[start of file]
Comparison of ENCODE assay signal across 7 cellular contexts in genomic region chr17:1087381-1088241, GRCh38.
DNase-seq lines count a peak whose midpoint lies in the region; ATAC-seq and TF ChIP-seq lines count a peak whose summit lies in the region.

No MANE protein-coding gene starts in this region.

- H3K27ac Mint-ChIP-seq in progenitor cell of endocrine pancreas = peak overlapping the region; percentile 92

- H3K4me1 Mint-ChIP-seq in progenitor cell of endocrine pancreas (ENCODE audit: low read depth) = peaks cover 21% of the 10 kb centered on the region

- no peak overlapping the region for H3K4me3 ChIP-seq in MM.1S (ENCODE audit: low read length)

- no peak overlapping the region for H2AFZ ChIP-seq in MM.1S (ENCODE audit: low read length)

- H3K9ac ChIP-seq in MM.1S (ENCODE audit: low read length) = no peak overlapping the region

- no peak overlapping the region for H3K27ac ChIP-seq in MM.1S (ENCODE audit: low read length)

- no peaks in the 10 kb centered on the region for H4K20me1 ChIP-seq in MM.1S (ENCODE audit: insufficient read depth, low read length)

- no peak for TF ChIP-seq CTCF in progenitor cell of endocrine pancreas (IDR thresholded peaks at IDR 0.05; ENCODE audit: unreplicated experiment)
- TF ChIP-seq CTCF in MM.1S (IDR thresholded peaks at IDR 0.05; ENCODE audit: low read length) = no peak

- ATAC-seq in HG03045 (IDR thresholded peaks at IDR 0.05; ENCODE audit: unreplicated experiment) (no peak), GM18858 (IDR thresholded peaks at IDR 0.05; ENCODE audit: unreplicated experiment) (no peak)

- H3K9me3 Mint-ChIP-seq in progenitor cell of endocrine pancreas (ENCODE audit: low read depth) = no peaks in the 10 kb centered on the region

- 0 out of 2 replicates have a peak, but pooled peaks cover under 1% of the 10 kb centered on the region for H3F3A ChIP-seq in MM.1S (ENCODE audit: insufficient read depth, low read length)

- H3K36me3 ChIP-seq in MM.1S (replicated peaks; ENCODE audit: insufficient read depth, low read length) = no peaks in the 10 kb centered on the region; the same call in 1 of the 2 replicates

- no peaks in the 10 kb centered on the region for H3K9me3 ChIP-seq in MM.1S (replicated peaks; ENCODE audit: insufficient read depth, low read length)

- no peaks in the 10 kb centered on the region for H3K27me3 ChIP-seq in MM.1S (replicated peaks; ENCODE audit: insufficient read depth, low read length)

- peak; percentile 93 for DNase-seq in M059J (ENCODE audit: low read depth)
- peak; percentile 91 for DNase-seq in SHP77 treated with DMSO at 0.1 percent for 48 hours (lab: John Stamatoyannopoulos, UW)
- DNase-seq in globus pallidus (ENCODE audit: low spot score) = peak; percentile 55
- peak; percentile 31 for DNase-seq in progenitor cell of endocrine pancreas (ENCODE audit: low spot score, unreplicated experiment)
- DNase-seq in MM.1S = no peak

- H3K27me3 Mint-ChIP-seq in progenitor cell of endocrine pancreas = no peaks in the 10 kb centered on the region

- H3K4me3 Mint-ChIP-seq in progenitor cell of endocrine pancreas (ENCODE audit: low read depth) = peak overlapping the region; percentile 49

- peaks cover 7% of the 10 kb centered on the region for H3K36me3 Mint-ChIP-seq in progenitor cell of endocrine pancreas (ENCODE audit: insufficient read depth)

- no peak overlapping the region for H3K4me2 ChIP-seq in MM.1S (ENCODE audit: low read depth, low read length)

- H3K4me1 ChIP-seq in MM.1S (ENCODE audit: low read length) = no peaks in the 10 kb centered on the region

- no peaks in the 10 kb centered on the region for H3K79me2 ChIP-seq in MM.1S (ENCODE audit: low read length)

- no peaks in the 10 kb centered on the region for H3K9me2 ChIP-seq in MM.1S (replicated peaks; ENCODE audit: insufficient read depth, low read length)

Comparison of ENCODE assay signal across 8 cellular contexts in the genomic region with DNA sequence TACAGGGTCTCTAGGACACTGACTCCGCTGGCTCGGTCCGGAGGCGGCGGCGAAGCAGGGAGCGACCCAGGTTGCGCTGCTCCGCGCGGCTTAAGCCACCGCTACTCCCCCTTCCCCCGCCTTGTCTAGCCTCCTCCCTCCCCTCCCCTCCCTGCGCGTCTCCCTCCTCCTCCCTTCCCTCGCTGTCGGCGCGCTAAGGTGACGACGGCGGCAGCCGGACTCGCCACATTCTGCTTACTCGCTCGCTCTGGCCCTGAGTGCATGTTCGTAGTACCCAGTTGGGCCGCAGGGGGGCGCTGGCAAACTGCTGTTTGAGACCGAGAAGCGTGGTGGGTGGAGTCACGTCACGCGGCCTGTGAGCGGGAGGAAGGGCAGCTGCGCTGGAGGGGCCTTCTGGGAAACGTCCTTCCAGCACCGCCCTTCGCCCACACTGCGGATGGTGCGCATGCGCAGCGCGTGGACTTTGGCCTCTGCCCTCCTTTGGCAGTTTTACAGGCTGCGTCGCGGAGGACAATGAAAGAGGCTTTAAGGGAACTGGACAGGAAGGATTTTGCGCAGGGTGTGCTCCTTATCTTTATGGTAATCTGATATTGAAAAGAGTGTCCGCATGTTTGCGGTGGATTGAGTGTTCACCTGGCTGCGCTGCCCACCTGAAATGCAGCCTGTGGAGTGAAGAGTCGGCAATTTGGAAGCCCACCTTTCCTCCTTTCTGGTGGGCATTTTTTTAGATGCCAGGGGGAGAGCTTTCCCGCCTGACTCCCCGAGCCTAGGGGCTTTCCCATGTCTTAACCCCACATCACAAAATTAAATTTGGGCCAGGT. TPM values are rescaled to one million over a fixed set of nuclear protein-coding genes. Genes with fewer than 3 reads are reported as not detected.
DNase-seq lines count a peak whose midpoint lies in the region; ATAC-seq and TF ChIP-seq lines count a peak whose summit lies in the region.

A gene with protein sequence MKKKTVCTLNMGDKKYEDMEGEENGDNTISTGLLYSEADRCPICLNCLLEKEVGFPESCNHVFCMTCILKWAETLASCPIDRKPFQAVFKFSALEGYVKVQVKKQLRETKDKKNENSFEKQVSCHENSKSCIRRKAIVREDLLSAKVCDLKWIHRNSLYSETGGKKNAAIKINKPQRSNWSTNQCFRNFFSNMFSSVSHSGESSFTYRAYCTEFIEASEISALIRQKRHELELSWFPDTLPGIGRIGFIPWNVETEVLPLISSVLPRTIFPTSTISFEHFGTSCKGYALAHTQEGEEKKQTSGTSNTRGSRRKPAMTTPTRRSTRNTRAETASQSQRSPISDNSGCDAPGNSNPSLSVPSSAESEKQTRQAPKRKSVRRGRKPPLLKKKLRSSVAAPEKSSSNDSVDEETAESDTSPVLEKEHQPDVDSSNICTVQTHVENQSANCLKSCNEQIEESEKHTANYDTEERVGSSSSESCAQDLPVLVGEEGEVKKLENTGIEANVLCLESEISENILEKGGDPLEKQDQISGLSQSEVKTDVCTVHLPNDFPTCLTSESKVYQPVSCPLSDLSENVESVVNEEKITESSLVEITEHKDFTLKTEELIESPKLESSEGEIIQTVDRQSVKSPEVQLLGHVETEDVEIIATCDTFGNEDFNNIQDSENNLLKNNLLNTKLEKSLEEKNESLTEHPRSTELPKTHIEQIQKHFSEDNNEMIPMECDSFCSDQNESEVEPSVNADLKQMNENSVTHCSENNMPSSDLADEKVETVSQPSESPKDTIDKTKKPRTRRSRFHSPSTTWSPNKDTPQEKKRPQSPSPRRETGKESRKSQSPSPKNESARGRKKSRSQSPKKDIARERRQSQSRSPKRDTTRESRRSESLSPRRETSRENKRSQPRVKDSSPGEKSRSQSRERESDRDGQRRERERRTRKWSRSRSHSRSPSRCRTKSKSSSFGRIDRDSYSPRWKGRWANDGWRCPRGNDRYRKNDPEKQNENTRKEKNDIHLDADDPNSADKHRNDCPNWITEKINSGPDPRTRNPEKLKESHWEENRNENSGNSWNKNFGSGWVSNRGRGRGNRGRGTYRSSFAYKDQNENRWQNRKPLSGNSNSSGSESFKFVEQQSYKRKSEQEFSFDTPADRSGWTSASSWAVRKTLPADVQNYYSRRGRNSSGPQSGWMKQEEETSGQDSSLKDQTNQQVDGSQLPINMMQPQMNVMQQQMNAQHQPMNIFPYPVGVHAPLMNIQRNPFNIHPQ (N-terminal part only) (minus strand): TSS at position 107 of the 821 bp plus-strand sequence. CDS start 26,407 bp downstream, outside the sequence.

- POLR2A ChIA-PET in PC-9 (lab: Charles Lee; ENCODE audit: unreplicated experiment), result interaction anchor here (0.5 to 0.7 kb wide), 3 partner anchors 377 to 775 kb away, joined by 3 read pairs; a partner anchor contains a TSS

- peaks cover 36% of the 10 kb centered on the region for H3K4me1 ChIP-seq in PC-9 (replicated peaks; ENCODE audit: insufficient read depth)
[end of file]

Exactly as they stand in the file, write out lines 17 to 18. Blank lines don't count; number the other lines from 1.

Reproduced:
- no peaks in the 10 kb centered on the region for H3K9me3 ChIP-seq in MM.1S (replicated peaks; ENCODE audit: insufficient read depth, low read length)

- no peaks in the 10 kb centered on the region for H3K27me3 ChIP-seq in MM.1S (replicated peaks; ENCODE audit: insufficient read depth, low read length)